Leon “Bip” Roberts was a true fan favorite for the San Diego Padres franchise. His all hustle attitude mixed with his small stature, resulted in instant recognition and appreciation for fans. He gave it all he had on the ball field and was a great example to other players.
Bip was one of my personal favorites. I can remember as a kid really looking up to him. I had the honor of meeting him one day at a card show in Mission Valley. He was going to be at the Scottish Rite Center and fans could meet and greet with him. As a child this was my first real interaction with someone who I really admired. I had been to many spring trainings prior to then, but the feel in Yuma was different that at an actual meet and greet autograph signing. Bip was very friendly and as a kid, you felt like the player is now your friend. It’s a great thing for a kid and made me always love him as a player.
Robert’s seven-year career as a Padres infielder/outfielder, lasted from 1986-1995 and spanned three different stints with the team. He ended his Padres career with a .298 batting average, a .361 on base percentage and 378 runs. He also stole 148 bases and hit 20 home runs for the Friars.
The 5 foot 7 inch Roberts was a switch hitter, and he was drafted by the Pittsburgh Pirates in the June 1982 draft. Bip spent four seasons in the Pirates minor league system, before the Padres drafted him via the Rule 5 draft. Roberts would have to stay on the Major League roster for the whole season, or he would have to be returned back to the Pirates.
The Padres decided they liked what they saw from the young player and decided to platoon Roberts with Tim Flannery at second base. Roberts indeed stayed on the roster for the whole season and hit .253 in 101 games and 241 at bats, including .419 in the month of September. Despite that Roberts was sent to AAA where he had two great years for the Padres. Hitting .306 and .353 in 1987 and 1988. Roberts only played in the minors for the 87 season and managed only nine at bats in 1988.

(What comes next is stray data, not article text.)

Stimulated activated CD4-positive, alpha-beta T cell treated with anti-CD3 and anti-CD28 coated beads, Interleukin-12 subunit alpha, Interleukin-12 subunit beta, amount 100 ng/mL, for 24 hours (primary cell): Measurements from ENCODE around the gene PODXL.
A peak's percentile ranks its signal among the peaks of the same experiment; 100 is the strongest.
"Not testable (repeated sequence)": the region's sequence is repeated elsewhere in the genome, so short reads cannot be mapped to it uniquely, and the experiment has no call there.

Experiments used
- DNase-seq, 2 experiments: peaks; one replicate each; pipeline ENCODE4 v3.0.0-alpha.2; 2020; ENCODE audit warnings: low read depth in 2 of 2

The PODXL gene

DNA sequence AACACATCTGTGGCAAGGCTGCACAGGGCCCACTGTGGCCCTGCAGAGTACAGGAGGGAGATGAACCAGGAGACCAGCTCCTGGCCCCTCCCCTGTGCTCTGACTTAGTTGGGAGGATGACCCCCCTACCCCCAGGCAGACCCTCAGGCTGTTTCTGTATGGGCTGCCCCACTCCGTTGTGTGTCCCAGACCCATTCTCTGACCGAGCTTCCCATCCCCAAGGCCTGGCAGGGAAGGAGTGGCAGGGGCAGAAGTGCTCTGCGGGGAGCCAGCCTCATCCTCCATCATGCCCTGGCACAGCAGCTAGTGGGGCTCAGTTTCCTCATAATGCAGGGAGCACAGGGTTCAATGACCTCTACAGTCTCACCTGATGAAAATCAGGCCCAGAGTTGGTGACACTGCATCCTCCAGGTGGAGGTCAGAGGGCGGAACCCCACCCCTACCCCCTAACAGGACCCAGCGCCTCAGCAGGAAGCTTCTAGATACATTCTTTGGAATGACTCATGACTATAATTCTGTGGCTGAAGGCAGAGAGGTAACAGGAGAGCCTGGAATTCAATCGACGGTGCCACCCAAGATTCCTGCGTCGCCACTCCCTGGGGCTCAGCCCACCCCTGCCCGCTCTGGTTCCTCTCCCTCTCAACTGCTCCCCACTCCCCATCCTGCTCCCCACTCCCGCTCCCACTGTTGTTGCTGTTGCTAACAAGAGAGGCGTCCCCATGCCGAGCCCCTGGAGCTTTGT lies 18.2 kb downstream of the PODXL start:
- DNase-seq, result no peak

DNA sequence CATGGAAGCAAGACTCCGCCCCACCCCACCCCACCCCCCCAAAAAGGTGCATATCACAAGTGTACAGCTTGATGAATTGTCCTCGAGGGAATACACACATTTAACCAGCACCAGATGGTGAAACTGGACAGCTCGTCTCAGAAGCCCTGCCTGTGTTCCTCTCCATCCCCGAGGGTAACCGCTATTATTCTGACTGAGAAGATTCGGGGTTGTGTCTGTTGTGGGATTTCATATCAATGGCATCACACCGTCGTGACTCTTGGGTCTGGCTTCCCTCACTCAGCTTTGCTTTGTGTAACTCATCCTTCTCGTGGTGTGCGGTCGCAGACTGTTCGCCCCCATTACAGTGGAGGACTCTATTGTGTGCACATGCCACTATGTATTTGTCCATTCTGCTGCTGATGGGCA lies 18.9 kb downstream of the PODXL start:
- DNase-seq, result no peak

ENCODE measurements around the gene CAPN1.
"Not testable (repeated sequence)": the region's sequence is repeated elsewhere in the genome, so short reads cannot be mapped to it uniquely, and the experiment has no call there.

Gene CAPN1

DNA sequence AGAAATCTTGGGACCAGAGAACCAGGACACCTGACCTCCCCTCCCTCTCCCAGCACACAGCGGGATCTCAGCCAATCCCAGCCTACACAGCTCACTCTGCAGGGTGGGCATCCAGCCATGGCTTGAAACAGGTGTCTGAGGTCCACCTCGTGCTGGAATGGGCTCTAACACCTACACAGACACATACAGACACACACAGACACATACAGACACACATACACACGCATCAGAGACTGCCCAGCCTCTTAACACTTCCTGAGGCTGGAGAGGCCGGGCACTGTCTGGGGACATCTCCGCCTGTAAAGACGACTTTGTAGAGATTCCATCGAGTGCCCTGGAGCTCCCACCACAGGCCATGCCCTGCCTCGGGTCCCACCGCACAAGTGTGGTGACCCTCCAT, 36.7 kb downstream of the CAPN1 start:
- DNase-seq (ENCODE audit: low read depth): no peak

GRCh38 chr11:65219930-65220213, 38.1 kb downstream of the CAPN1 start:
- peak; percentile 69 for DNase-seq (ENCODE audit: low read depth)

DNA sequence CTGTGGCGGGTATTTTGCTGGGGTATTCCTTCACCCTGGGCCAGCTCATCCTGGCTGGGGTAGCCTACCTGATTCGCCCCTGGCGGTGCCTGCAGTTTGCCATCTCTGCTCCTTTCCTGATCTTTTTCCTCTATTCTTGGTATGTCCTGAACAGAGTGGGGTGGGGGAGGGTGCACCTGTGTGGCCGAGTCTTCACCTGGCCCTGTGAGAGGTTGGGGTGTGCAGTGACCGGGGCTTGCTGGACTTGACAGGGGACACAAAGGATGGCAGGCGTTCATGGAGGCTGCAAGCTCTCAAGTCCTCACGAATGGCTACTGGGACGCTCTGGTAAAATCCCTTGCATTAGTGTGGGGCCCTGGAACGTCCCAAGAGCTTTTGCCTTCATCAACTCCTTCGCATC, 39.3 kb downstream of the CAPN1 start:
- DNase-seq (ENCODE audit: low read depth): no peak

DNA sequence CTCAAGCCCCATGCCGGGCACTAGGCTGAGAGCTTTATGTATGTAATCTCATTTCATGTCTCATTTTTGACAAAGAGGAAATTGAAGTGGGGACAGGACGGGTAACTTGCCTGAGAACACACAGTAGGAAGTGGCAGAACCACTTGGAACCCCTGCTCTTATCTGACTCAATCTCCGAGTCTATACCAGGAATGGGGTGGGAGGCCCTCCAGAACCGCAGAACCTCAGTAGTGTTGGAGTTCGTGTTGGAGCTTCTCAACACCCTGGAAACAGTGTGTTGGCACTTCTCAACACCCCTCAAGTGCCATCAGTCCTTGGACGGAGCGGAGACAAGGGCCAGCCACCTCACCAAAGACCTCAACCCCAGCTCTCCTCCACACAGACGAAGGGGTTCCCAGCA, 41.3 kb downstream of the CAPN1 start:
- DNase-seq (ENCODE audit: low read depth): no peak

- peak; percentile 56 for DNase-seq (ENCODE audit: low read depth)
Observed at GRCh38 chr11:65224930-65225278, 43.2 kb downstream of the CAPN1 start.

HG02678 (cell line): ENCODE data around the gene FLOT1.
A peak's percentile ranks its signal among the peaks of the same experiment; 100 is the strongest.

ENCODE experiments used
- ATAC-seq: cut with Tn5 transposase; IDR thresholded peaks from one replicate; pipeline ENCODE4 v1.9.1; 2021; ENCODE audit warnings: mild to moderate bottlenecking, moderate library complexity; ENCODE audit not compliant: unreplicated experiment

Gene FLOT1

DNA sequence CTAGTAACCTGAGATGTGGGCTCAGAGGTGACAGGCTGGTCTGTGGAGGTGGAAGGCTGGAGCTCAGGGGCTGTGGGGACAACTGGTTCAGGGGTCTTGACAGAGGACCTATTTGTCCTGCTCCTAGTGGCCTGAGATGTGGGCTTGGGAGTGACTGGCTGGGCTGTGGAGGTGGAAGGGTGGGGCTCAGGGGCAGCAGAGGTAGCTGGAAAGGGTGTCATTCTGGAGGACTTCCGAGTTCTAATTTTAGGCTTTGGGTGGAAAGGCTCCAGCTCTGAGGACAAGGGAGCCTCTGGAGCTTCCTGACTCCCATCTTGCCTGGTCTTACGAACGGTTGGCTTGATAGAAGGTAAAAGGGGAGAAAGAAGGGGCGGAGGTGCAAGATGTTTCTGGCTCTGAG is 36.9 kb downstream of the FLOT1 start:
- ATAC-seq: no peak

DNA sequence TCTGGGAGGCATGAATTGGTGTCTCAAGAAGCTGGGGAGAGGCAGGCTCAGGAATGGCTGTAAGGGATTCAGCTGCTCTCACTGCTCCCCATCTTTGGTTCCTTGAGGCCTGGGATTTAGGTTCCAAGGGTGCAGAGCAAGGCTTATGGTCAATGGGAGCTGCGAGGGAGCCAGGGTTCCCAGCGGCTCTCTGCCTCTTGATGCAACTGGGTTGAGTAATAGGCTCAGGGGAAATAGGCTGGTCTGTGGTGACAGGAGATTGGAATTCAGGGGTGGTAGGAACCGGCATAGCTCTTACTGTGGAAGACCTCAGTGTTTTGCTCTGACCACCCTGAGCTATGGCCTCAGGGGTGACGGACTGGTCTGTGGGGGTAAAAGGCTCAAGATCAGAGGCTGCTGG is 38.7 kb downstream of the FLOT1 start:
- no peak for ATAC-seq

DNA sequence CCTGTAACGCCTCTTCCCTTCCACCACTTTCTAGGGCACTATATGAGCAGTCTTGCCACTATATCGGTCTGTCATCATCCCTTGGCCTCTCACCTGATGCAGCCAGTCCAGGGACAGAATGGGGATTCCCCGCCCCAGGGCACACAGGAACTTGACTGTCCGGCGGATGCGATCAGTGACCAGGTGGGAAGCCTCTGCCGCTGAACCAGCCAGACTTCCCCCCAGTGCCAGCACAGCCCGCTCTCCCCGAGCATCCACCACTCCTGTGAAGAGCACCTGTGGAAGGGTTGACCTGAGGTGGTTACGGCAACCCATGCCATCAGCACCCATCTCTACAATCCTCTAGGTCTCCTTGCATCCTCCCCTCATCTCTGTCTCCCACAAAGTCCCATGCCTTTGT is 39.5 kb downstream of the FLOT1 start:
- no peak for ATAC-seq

The 1989 season proved to be Roberts coming out party. At the age of 25 Roberts won a spot on the 25 man roster and ended up playing 117 games for the Padres that season. He hit .301 on the season and hit .320 at the lead-off position. Bip stole 21 bases and scored 81 runs in only 329 at bats. Even more impressive is that he played 69 games in left field, 46 games at third base, 13 games at short stop and eight games at second base. He could play all over the field and was a spark-plug in the lineup.
Bip Roberts won the Padres MVP honors in 1990 while finishing 6th in the National League for the batting title with a .309 average. Roberts also slugged nine home runs with 44 RBI’s and scored 104 runs for the Padres. He played in 149 games for the Padres and looked to be a fixture in the line-up for years to come. Once again Roberts played all over the field for the team, playing mostly in left field and at third base. His natural position of second base was being manned by rookie phenom Roberto Alomar.
After a blockbuster trade of Joe Carter and Roberto Alomar to the Toronto Blue Jays for Tony Fernandez and Fred McGriff, Bip became the regular second baseman. He started the season that way, but ultimately played the outfield as well for the team. He only played in 117 games due to a couple of nagging injuries but still performed for the team. Hitting .281 with 26 stolen bases in 424 at bats.
My heart was broken in December of 1991 when the Padres need for a closer resulted in Bip Roberts being dealt to the Cincinnati Reds for left-handed closer Randy Myers. This was the good Myers, not the Myers the Padres fans foolishly acquired in the 1998 pennant run. Bip went on to make his first All-Star game as a Red and even finished 8th in MVP voting that season. He had an incredible year that year as the Riverfront Stadium fast passed turf catered well to Roberts game. He ended up hitting .323 that year with 44 stolen bases and 92 runs in 147 games.
The next year (1993) nagging injuries again took their toll as the Riverfront Stadium turf prevented Roberts from getting on the field routinely. He only played in 83 games hitting .240 for the Reds. He was due for free agency and the San Diego Padres won my heart again as the team signed Roberts to a 1 year-$1.5 million dollar contract.
Roberts ending up hitting .320 for the Padres in 105 games. He also stole 21 bases for the team. The next season (1995) injuries limited him to 73 games and despite that fact Roberts still hit .304 on the season. He would perform when in the line-up, but he had a hard time staying healthy. His hard play and all out hustle prevented him from playing as much as he would have liked to. In December of 1995 the Padres once again broke my heart (A common theme) as they dealt Bip to the Kansas City Royals for first baseman Wally Joyner.
At the time of the trade Padres fans were torn. They loved Roberts, but Wally Joyner was a quality first baseman and the team had a need at the position. Joyner proved to be a vital part of the 1998 National League Champion Padres team, so the trade proved out to work well for the Padres.
Bip Roberts ended up having a 12 year major league career where he hit .293 with 352 RBI’s and 264 stolen bases. He was a very under rated player, and will always be a fan favorite in San Diego. Padres fans still remember their Bipster and occasionally a Roberts jersey can be spotted in the stands at Petco Park. Currently Bip Roberts works for the Comcast SportsNet Bay Area broadcast team covering Oakland Athletics baseball.